By Karen Stahl-Don, LLM, MA
The purpose of this report is to explain that international law supports Israel’s claim to sovereignty over Judea and Samaria and to debunk the claim that Israel is illegally occupying that land. This report demonstrates that the international community’s pervasive belief that Israeli settlements are illegal under international law contradicts the simplest and most logical reading of the documents through which international law has traditionally been construed. The basic legal historical documents speak the truth to all who choose to read them.
It is common to analyze the issue of sovereignty and legality of the settlements by either attempting to simply ignore history and deal with the present situation today. Many begin in 1947 with the UN General Assembly Resolution 181 “partition plan”, or with the Six-Day War in 1967. Any such analysis is a mistake to Israel’s great detriment as any starting point that omits the World War I era obscures the period during which the international community established the modern foundations of Israel’s sovereignty in Judea and Samaria. Failure to evaluate historical events and documents from this era will inevitably result in the improper application of international law and inaccurate conclusions.
Moreover, any narrative that circumvents the legal and historic events of the WWI era lends itself to the persistent misconception that modern Israel was created as a guilt response to the Holocaust. In fact, the Balfour Declaration and relevant documents preceded the Holocaust by almost three decades. These international documents clearly predate the Holocaust and acknowledge the Jewish nation’s perpetual physical and spiritual connection to Israel. Moreover, a post-WWI starting point facilitates glossing over the historically documented fact that although expelled and exiled, a Jewish presence nevertheless continuously remained in Israel from time immemorial.1 In fact, since 1830 Jews have constituted a majority of the population in Jerusalem.
This report develops the following analysis of international law:
1. Beginning with the Balfour Declaration in 1917, the international community supported the return of the Jewish people to reconstitute their national home in Palestine. The Balfour Declaration was incorporated into the British Mandate for Palestine (the “Palestine Mandate,” “the British Mandate,” or “the Mandate”). The International Court of Justice recognized the international Mandate as an international agreement with the status of a treaty.
2. The international community committed to creating a Jewish State in the entire territory designated in the Palestine Mandate, which included Judea and Samaria. Article 6 of the Mandate explicitly encourages Jewish settlement on this land.
3. Israel’s recognition as an independent state triggered the termination of the Palestine Mandate.
4. The Mandate, an offspring of the law of Trusts, was always intended to be temporary and to terminate when its mission was accomplished.
5. The explicitly stated mission was to facilitate the return of a sufficient number of Jews to their historic homeland in Palestine in order to create a Jewish National home with the ability to stand on its own.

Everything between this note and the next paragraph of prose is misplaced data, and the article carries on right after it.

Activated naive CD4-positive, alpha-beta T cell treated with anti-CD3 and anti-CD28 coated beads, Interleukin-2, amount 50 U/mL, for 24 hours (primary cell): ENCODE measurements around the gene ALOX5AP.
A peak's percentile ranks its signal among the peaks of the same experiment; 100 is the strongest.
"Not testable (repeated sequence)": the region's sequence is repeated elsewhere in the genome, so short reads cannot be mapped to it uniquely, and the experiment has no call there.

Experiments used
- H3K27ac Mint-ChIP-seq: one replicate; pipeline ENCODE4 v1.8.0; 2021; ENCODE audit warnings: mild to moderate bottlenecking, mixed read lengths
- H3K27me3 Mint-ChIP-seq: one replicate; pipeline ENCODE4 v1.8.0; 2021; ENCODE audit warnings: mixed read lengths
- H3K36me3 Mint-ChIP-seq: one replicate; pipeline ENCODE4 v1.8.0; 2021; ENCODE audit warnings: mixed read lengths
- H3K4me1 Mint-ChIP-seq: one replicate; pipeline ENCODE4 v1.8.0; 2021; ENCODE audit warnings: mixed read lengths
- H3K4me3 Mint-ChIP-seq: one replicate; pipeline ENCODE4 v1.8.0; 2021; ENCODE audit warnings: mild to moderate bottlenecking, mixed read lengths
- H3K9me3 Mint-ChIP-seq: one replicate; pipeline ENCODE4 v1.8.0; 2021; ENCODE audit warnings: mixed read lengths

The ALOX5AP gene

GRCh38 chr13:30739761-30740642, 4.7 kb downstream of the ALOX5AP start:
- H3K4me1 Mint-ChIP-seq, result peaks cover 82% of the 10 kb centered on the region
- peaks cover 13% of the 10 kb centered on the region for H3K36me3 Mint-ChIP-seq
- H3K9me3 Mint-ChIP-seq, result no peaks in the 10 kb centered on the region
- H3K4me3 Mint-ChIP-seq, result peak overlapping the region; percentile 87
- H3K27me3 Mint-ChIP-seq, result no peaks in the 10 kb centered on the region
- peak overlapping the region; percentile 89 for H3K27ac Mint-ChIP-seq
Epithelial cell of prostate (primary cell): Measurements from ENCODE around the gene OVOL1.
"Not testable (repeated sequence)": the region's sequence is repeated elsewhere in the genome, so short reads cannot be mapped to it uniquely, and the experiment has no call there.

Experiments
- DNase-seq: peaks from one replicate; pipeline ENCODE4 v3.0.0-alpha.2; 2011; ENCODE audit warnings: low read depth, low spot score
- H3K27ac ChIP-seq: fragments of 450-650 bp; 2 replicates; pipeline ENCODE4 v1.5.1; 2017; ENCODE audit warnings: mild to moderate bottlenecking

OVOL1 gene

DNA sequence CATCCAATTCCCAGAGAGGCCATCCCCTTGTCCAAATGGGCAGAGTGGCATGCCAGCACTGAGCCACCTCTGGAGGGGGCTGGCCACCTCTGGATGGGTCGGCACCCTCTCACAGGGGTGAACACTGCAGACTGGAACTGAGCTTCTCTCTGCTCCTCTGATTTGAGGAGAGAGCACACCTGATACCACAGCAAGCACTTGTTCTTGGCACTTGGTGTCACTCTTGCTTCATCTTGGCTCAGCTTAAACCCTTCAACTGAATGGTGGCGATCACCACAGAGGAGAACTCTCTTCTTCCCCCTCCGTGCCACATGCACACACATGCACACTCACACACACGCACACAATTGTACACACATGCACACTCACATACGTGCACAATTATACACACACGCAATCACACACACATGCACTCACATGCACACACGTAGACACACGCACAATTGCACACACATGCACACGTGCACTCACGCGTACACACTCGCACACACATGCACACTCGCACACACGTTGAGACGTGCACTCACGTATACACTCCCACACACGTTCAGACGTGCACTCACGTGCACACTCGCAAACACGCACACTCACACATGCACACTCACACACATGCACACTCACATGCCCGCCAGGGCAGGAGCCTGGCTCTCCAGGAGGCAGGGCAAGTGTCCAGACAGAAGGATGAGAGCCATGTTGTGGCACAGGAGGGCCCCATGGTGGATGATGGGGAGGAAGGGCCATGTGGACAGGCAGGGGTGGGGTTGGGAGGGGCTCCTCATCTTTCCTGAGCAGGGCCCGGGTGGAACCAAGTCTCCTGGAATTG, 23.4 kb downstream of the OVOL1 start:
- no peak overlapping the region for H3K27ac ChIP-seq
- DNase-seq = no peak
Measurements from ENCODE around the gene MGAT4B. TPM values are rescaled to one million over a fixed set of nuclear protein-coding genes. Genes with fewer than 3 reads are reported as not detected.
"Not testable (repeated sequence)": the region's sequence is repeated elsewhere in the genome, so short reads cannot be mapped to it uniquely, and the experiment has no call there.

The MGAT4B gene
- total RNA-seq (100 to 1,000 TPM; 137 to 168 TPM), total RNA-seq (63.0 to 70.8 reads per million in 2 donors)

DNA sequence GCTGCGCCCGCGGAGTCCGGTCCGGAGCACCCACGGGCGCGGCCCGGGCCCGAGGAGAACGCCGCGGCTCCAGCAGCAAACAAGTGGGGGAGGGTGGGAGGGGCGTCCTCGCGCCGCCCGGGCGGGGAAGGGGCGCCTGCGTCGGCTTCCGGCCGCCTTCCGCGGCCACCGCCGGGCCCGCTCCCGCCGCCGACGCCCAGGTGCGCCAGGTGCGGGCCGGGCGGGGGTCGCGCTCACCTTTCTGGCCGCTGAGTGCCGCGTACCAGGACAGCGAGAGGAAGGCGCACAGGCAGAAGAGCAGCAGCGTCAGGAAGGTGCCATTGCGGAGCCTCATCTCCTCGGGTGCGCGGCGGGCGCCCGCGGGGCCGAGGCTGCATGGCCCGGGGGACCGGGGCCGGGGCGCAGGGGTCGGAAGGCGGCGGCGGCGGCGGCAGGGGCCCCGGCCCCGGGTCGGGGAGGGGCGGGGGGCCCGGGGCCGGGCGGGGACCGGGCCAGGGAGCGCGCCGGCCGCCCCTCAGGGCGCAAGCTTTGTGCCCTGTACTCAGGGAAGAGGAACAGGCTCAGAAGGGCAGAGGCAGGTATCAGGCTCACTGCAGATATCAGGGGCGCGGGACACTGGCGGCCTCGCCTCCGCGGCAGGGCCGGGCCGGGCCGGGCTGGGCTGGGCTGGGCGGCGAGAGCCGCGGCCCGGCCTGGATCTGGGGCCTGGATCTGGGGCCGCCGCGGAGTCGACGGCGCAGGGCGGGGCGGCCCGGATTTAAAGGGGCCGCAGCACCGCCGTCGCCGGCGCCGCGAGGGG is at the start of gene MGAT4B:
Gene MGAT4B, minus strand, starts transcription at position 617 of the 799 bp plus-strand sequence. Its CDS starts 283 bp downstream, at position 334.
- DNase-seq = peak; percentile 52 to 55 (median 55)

6. Upon international recognition that this mission was accomplished, the Mandate terminated and, in accordance with the terms set forth within, the Jewish people acquired sovereignty over all of Israel—including Judea and Samaria.
7. Furthermore, the fact that Israel acquired sovereignty rights in this territory upon termination of the British Mandate—and subsequently liberated this territory from illegal Jordanian occupation during the Six-Day War—establishes the inapplicability of de jure (official, obligatory) application of the Hague and Geneva Conventions to Judea and Samaria.
8. To date, no binding international agreement or event has altered the inclusion of Judea and Samaria within the borders of the Mandate. No valid binding agreement or negotiation (including the “partition plan” UN Resolution 181 of 1947, Resolution 242, the Oslo Accords, the 2003 “Road Map for Peace”)has altered the borders of Judea and Samaria that were set down in the Mandate. The Israeli government has not altered or relinquished the sovereignty acquired upon termination of the Mandate.
II. International Acceptance and Support of the Balfour Declaration
Historical documents demonstrate a continuous Jewish presence in Israel since Biblical times. However, modern international recognition of the Jewish right to return to Israel began with the Balfour Declaration in 1917. In that Declaration, the British government stated that it favorably viewed the establishment in Palestine of a national home for the Jewish people, and would use its best effort to facilitate its creation. Numerous countries approved the Balfour Declaration itself, which was then prominently included in multiple international documents, including the 1920 Sévres Peace Treaty between Turkey and the Allies, which was signed by the Ottoman Sultan.2 Most important for the purpose of tracing relevant international law, the Principal Allied Powers explicitly defined the realization of the Balfour Declaration as the purpose of the Palestine Mandate. Specifically, on April 25, 1920, at the San Remo Conference, representatives of the four Allied powers of World War I—Britain, France, Italy, and Japan—distributed the Mandate for Palestine to Great Britain, stating that Mandatory (trustee) would be responsible for putting the Balfour Declaration into effect. It should also be emphasized that President Woodrow Wilson approved the Balfour Declaration before it was published, and the French and Italian governments also publicly endorsed the Declaration. Similarly, President Truman expressed approval of the Balfour Declaration, “explaining that it was in keeping with former President Woodrow Wilson’s principle of ‘self-determination.’”
III. The Creation of the Mandate System